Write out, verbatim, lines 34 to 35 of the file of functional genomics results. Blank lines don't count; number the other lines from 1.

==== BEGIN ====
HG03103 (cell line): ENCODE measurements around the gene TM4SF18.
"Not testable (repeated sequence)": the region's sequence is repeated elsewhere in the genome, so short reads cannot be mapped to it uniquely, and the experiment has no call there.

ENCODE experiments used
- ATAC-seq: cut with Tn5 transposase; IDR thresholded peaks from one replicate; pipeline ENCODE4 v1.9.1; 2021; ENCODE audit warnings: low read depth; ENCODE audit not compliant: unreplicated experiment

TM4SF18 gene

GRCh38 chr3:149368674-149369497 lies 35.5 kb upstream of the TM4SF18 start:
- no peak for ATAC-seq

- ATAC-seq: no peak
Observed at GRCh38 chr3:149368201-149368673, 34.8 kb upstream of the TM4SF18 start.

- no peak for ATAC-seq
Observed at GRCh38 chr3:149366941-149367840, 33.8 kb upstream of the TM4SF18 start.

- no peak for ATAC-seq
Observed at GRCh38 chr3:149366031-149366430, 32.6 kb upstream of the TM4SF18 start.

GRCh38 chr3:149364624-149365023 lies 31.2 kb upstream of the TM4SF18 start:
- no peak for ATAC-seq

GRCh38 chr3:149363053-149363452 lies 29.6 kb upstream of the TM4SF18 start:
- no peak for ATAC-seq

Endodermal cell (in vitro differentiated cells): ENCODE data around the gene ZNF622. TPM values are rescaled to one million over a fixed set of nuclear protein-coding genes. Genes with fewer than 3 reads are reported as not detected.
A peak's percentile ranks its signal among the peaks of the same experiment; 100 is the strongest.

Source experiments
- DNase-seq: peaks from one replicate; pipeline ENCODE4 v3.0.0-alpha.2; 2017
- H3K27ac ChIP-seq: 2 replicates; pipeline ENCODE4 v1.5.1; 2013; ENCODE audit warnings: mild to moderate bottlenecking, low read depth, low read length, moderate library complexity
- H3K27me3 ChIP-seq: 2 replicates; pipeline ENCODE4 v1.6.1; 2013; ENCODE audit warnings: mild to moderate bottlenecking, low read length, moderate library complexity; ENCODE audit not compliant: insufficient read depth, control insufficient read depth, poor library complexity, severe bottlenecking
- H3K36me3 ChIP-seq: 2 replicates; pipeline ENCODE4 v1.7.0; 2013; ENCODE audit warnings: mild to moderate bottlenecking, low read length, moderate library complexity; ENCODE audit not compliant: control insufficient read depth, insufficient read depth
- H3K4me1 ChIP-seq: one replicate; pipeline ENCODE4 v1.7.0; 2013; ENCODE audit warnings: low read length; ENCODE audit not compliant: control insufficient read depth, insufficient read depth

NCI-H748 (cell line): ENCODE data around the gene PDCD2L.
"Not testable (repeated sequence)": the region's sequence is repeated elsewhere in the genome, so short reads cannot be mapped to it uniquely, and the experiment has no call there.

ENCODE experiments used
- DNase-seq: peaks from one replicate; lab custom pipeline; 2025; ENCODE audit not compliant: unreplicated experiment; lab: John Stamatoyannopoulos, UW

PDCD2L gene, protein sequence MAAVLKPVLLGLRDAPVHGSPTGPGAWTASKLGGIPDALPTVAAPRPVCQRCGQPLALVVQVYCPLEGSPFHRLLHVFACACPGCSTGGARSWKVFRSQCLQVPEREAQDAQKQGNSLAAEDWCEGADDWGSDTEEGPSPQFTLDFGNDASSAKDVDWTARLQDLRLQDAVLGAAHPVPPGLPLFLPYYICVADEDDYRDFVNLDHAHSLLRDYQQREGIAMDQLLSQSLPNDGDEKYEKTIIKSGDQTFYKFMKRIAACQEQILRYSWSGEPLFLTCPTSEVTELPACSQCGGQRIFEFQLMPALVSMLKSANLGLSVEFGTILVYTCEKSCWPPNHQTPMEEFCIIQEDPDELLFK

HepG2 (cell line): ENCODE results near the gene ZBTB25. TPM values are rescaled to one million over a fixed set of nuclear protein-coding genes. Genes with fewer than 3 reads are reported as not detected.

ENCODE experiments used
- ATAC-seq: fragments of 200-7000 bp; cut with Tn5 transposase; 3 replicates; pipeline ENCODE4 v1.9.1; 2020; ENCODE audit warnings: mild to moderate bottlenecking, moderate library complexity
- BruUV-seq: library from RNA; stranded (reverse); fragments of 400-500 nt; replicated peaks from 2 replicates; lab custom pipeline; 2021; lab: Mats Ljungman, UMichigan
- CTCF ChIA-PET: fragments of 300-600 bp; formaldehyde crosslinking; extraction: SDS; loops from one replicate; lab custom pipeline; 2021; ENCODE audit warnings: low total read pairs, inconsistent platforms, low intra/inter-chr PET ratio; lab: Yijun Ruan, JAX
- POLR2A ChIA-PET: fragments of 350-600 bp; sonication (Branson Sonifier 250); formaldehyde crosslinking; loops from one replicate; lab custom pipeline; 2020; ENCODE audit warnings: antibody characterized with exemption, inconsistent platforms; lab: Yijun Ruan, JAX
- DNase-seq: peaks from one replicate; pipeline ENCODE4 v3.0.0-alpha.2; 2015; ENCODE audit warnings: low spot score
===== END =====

- BruUV-seq: library from RNA; stranded (reverse); fragments of 400-500 nt; replicated peaks from 2 replicates; lab custom pipeline; 2021; lab: Mats Ljungman, UMichigan
- CTCF ChIA-PET: fragments of 300-600 bp; formaldehyde crosslinking; extraction: SDS; loops from one replicate; lab custom pipeline; 2021; ENCODE audit warnings: low total read pairs, inconsistent platforms, low intra/inter-chr PET ratio; lab: Yijun Ruan, JAX